A top diplomat in the United States has told a Congress committee conducting the impeachment hearing that President Donald Trump directly asked about a Ukrainian investigation into his Democratic rival, Joe Biden.
In previously unheard testimony, Bill Taylor, the acting US Ambassador to Ukraine, said a member of his staff was told that President Trump was preoccupied with pushing for a probe into Biden.
Taylor spoke to the US House of Representatives Committee on Intelligence on Wednesday in the first public hearings in the impeachment inquiry.
In a detailed opening statement, Taylor said a member of his staff had overheard a telephone call in which the US President inquired about “the investigations” into Biden.
The call was with Gordon Sondland, the US Ambassador to the European Union, who reportedly told the president over the phone from a restaurant in Kyiv that “the Ukrainians were ready to move forward”.
After the call, the staff member “asked ambassador Sondland what President Trump thought about Ukraine”, Taylor told the committee.
Taylor said: “Ambassador Sondland responded that President Trump cares more about the investigations of Biden.”
The career diplomat, who has served under Republican and Democratic presidents, reiterated his understanding that the Trump administration threatened to withhold military aid from Ukraine unless the Ukrainian president agreed to publicly announce an investigation into Biden.
He testified that he told Sondland and Kurt Volker, previously the US special envoy to Ukraine, that it would be “crazy” to withhold security assistance for the sake of domestic politics.
George Kent, a top US diplomat charged with overseeing European affairs, also testified publicly before the committee on Wednesday.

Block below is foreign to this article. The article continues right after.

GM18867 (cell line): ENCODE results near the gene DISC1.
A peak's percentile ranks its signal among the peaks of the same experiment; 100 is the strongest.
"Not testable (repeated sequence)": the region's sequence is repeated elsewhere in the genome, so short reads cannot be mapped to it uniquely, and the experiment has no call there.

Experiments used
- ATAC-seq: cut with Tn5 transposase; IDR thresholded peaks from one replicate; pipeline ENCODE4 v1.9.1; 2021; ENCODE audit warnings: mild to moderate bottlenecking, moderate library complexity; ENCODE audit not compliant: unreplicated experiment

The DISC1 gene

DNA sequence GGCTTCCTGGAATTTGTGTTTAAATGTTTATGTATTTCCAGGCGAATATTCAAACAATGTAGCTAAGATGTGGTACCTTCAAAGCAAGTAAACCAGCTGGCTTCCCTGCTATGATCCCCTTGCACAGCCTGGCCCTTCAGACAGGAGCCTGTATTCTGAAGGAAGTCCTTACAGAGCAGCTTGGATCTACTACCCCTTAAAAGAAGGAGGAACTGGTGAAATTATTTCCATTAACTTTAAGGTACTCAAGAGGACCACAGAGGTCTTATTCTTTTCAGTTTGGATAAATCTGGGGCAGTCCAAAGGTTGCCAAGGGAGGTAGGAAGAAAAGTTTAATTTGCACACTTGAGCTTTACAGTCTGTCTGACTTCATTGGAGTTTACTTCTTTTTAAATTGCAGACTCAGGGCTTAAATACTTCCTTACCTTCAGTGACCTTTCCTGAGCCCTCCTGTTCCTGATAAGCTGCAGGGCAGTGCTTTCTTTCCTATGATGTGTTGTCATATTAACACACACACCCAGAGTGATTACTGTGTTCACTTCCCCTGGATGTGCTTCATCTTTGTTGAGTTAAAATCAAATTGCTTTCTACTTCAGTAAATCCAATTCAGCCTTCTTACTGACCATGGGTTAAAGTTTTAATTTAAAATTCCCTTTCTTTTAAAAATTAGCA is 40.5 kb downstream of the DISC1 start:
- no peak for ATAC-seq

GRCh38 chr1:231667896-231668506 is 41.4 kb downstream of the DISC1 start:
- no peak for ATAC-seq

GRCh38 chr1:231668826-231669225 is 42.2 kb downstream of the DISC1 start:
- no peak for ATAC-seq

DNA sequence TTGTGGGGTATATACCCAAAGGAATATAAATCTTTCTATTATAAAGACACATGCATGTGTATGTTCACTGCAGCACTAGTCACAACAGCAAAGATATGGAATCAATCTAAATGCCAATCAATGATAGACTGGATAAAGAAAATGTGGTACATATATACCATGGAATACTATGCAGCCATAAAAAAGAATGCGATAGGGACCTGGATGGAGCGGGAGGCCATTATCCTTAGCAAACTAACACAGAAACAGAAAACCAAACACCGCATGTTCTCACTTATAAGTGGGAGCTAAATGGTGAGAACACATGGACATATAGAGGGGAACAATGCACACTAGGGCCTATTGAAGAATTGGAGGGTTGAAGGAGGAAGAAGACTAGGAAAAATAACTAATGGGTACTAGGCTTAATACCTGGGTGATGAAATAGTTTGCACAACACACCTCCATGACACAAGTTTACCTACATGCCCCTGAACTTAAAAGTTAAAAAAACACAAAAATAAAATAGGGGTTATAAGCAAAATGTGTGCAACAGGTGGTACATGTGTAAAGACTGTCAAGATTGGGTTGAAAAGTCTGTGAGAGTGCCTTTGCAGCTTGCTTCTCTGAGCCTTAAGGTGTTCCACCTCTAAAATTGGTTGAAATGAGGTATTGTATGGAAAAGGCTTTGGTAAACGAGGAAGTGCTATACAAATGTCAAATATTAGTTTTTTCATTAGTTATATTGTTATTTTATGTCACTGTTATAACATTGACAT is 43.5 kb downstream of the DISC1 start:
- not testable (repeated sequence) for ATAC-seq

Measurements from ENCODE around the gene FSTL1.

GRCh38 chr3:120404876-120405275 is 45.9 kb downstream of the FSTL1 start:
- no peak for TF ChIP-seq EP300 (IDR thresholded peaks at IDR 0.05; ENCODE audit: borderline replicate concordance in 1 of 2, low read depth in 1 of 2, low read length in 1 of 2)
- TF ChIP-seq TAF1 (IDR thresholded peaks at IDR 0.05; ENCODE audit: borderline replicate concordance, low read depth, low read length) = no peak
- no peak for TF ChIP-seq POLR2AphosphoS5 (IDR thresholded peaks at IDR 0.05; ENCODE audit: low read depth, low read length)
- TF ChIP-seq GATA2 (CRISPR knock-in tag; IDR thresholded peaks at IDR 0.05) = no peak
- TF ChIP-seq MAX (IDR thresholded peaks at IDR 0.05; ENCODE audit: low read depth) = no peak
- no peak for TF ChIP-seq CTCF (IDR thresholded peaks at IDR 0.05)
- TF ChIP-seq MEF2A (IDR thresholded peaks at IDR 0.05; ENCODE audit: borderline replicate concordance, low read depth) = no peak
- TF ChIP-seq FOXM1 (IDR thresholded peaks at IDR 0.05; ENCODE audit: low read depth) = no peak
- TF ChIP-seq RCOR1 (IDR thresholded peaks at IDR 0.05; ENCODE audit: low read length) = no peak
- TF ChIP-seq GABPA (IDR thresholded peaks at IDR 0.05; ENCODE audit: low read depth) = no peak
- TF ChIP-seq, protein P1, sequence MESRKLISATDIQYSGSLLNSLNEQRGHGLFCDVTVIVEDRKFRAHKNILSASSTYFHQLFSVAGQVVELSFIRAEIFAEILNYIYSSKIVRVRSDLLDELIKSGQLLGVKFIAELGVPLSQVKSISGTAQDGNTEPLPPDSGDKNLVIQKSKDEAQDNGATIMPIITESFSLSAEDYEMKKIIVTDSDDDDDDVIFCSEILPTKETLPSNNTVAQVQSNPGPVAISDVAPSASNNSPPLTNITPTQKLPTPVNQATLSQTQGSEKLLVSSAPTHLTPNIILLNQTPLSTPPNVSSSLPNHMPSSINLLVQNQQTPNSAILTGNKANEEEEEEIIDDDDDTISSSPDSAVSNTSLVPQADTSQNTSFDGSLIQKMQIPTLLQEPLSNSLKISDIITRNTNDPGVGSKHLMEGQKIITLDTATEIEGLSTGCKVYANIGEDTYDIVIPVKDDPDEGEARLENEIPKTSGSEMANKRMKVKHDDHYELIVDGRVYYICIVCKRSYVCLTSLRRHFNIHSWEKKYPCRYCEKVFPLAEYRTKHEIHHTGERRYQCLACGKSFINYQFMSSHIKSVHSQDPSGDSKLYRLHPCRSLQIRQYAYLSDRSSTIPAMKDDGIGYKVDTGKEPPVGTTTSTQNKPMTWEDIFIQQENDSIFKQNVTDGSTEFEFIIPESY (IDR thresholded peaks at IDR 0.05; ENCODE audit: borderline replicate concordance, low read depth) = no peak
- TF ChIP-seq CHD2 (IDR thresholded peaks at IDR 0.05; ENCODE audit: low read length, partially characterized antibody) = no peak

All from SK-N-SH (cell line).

He told the committee that President Trump’s private lawyer, Rudy Giuliani, ran a “campaign to smear” the US ambassador to Ukraine, Marie Yovanovitch, before she was recalled from her post.
Adam Schiff, the Democratic Chairman of the Intelligence Committee overseeing the impeachment inquiry, said the purpose of the inquiry was to establish whether President Trump “abused his power and invited foreign interference in our elections”.
“If this is not impeachable conduct, what is?” he added.
The senior Republican on the Intelligence Committee, Devin Nunes, who is a staunch ally of the president, denounced the inquiry as “a televised theatrical performance staged by the Democrats”.
President Trump, meanwhile, said he was “too busy to watch” the impeachment hearing, although he also tweeted and retweeted several posts about the inquiry on Wednesday.
“I want to find out who’s the whistleblower,” he told reporters after the hearing.
The impeachment inquiry has been going on for more than a month – but all previous hearings were private, with reports based on leaks and sources speaking to the media.
Wednesday’s public hearings were the first time the public heard from witnesses directly.
The impeachment inquiry was launched against President Trump by the Democrat-led US House of Representatives after reports emerged that a US intelligence official had complained to a government watchdog about President Trump’s interactions with a foreign leader, who was later revealed to be the President of Ukraine, Volodymyr Zelensky.
Nancy Pelosi, Speaker of the US House of Representatives, stated that the US President’s action constituted a “breach of his constitutional responsibility”, adding that he undermined the country’s national security and elections’ impartiality.